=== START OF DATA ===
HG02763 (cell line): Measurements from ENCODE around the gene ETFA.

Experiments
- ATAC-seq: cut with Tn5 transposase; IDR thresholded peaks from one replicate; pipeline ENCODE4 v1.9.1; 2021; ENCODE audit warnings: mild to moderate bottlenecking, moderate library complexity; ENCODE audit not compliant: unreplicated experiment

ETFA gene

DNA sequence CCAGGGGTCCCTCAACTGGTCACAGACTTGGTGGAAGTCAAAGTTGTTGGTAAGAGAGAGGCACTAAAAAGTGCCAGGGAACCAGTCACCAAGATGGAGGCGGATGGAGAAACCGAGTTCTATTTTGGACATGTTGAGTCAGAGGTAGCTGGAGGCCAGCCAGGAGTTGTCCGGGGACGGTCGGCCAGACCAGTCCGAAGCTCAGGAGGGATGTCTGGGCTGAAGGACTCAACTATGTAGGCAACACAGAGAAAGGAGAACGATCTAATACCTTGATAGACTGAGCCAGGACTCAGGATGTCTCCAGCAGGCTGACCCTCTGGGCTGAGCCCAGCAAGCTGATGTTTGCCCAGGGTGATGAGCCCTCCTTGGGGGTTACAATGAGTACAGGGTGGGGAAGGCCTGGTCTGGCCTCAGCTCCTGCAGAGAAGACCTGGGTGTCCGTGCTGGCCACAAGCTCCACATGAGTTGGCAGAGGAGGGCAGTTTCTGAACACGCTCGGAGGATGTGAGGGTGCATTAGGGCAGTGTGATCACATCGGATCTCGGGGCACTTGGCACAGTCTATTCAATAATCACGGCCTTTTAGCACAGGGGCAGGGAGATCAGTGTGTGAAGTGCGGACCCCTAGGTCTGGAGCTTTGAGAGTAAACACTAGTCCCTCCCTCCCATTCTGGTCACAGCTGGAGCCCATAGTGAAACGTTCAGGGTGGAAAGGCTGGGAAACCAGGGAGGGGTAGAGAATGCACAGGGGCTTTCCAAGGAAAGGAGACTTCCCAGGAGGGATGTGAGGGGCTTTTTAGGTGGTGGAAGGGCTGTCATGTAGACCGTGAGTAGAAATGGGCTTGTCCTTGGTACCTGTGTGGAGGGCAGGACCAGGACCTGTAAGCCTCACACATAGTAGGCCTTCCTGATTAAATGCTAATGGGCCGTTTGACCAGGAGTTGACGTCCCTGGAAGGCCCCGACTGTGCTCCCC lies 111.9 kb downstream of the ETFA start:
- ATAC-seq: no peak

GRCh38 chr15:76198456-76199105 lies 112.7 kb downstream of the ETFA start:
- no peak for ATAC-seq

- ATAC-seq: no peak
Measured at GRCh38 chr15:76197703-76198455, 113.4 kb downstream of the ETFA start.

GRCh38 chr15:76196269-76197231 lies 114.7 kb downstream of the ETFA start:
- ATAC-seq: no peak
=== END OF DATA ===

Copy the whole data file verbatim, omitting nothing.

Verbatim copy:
HG02763 (cell line): Measurements from ENCODE around the gene ETFA.

Experiments
- ATAC-seq: cut with Tn5 transposase; IDR thresholded peaks from one replicate; pipeline ENCODE4 v1.9.1; 2021; ENCODE audit warnings: mild to moderate bottlenecking, moderate library complexity; ENCODE audit not compliant: unreplicated experiment

ETFA gene

DNA sequence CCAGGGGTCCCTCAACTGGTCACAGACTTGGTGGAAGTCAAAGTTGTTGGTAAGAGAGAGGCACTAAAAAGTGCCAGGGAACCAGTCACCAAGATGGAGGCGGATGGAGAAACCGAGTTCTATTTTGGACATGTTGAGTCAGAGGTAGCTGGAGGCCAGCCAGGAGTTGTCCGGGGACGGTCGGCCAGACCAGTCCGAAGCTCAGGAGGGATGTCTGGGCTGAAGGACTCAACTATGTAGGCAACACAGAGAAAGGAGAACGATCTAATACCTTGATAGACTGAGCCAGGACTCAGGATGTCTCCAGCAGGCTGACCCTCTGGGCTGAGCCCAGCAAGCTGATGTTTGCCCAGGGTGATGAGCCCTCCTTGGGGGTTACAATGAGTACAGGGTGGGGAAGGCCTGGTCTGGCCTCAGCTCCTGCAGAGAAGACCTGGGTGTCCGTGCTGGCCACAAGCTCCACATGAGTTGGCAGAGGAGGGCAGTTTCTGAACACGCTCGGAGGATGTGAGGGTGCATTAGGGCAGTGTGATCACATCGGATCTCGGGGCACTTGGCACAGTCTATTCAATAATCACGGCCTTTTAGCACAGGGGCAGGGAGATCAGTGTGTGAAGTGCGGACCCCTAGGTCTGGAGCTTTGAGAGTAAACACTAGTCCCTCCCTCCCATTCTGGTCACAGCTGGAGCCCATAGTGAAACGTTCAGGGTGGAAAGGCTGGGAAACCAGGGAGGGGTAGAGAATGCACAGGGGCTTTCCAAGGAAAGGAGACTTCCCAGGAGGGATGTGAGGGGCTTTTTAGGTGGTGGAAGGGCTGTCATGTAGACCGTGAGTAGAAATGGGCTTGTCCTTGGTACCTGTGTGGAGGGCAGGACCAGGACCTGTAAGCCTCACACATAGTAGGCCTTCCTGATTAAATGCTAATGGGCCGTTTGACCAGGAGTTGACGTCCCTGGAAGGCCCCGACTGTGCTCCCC lies 111.9 kb downstream of the ETFA start:
- ATAC-seq: no peak

GRCh38 chr15:76198456-76199105 lies 112.7 kb downstream of the ETFA start:
- no peak for ATAC-seq

- ATAC-seq: no peak
Measured at GRCh38 chr15:76197703-76198455, 113.4 kb downstream of the ETFA start.

GRCh38 chr15:76196269-76197231 lies 114.7 kb downstream of the ETFA start:
- ATAC-seq: no peak